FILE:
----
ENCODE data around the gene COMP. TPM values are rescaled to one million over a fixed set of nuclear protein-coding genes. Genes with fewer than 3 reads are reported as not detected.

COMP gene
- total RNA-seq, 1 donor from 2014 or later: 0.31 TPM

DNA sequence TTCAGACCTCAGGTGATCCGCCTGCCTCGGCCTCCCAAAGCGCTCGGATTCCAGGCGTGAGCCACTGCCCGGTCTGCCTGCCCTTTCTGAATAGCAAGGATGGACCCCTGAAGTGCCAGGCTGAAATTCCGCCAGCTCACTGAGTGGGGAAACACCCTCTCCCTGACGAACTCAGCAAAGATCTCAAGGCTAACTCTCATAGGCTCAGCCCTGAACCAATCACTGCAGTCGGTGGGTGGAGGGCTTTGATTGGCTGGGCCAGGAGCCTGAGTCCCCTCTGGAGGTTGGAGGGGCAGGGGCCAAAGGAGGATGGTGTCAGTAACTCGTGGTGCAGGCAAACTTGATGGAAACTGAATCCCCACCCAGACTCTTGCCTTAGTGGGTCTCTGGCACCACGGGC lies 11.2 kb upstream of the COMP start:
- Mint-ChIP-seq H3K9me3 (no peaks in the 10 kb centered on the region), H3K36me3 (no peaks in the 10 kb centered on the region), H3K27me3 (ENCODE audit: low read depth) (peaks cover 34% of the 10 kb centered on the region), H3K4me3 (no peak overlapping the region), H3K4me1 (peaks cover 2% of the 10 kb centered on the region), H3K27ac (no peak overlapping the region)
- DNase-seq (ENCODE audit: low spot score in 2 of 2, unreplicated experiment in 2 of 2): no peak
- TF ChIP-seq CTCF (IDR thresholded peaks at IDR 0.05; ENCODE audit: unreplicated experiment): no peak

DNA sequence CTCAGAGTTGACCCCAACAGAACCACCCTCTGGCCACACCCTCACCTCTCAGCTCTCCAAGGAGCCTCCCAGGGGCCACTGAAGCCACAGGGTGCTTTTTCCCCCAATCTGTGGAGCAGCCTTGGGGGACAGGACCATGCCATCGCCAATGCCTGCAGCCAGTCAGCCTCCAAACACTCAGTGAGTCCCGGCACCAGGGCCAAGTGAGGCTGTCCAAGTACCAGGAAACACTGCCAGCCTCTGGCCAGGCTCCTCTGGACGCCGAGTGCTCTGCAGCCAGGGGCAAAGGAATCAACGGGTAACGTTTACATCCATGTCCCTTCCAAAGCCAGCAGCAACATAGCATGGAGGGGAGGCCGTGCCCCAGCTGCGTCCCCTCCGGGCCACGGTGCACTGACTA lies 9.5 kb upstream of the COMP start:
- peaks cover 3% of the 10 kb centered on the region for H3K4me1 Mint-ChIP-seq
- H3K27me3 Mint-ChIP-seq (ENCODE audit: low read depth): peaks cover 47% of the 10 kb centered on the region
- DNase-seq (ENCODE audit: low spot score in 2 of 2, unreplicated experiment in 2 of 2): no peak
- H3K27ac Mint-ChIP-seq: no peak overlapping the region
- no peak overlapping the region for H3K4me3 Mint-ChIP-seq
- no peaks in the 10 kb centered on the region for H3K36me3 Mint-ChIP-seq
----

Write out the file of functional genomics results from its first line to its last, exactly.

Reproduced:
ENCODE data around the gene COMP. TPM values are rescaled to one million over a fixed set of nuclear protein-coding genes. Genes with fewer than 3 reads are reported as not detected.

COMP gene
- total RNA-seq, 1 donor from 2014 or later: 0.31 TPM

DNA sequence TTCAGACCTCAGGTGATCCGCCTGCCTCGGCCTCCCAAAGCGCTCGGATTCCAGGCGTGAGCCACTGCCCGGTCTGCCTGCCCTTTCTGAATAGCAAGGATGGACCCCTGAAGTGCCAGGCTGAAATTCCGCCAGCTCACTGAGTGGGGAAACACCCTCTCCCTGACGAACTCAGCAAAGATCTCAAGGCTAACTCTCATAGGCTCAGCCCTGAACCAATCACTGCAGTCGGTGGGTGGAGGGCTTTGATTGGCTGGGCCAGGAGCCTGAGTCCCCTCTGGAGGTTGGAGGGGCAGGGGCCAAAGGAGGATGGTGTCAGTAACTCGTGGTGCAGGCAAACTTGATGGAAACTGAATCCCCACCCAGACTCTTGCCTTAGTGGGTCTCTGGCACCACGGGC lies 11.2 kb upstream of the COMP start:
- Mint-ChIP-seq H3K9me3 (no peaks in the 10 kb centered on the region), H3K36me3 (no peaks in the 10 kb centered on the region), H3K27me3 (ENCODE audit: low read depth) (peaks cover 34% of the 10 kb centered on the region), H3K4me3 (no peak overlapping the region), H3K4me1 (peaks cover 2% of the 10 kb centered on the region), H3K27ac (no peak overlapping the region)
- DNase-seq (ENCODE audit: low spot score in 2 of 2, unreplicated experiment in 2 of 2): no peak
- TF ChIP-seq CTCF (IDR thresholded peaks at IDR 0.05; ENCODE audit: unreplicated experiment): no peak

DNA sequence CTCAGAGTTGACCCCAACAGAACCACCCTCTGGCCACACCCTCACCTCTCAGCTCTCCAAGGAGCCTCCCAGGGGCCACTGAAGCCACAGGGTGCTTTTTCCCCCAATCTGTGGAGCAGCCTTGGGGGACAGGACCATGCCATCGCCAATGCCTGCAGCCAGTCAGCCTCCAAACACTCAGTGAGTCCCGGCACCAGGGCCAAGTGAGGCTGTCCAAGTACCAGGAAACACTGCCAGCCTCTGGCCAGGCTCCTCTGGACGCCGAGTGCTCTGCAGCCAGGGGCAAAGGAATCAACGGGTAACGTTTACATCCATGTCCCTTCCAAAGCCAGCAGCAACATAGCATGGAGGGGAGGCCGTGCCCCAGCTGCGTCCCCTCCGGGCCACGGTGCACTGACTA lies 9.5 kb upstream of the COMP start:
- peaks cover 3% of the 10 kb centered on the region for H3K4me1 Mint-ChIP-seq
- H3K27me3 Mint-ChIP-seq (ENCODE audit: low read depth): peaks cover 47% of the 10 kb centered on the region
- DNase-seq (ENCODE audit: low spot score in 2 of 2, unreplicated experiment in 2 of 2): no peak
- H3K27ac Mint-ChIP-seq: no peak overlapping the region
- no peak overlapping the region for H3K4me3 Mint-ChIP-seq
- no peaks in the 10 kb centered on the region for H3K36me3 Mint-ChIP-seq